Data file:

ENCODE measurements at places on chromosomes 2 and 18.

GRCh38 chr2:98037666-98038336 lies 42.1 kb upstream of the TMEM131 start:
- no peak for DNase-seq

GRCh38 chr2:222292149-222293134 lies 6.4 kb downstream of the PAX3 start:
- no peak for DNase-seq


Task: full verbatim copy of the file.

ENCODE measurements at places on chromosomes 2 and 18.

GRCh38 chr2:98037666-98038336 lies 42.1 kb upstream of the TMEM131 start:
- no peak for DNase-seq

GRCh38 chr2:222292149-222293134 lies 6.4 kb downstream of the PAX3 start:
- no peak for DNase-seq